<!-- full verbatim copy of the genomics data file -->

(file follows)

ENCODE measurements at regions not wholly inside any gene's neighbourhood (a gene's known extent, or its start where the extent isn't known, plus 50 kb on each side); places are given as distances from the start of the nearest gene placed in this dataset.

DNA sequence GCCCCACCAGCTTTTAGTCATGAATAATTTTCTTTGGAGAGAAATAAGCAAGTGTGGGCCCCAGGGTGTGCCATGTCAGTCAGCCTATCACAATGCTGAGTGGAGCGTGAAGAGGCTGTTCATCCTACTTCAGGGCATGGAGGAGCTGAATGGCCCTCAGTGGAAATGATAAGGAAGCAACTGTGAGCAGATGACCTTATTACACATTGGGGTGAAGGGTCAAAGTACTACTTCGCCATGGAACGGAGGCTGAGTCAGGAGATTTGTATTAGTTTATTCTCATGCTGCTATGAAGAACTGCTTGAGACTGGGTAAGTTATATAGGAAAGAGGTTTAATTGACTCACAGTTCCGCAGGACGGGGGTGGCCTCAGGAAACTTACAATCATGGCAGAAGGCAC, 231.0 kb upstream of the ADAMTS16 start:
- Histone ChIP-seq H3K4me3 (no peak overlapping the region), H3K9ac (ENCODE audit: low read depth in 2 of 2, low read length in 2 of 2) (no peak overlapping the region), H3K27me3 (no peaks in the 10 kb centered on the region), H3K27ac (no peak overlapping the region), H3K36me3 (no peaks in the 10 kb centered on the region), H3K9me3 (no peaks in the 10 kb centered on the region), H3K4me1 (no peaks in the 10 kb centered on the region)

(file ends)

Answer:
ENCODE measurements at regions not wholly inside any gene's neighbourhood (a gene's known extent, or its start where the extent isn't known, plus 50 kb on each side); places are given as distances from the start of the nearest gene placed in this dataset.

DNA sequence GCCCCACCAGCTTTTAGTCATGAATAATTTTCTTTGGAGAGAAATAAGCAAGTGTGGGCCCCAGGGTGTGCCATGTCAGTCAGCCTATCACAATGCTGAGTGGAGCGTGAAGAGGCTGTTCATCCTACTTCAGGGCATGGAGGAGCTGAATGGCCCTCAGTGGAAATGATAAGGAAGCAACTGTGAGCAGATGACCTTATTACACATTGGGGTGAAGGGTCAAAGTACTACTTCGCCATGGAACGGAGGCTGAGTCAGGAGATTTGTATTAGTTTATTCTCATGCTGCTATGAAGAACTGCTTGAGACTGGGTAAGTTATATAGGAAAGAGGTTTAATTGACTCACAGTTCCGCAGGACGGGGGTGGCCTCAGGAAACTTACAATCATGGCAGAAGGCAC, 231.0 kb upstream of the ADAMTS16 start:
- Histone ChIP-seq H3K4me3 (no peak overlapping the region), H3K9ac (ENCODE audit: low read depth in 2 of 2, low read length in 2 of 2) (no peak overlapping the region), H3K27me3 (no peaks in the 10 kb centered on the region), H3K27ac (no peak overlapping the region), H3K36me3 (no peaks in the 10 kb centered on the region), H3K9me3 (no peaks in the 10 kb centered on the region), H3K4me1 (no peaks in the 10 kb centered on the region)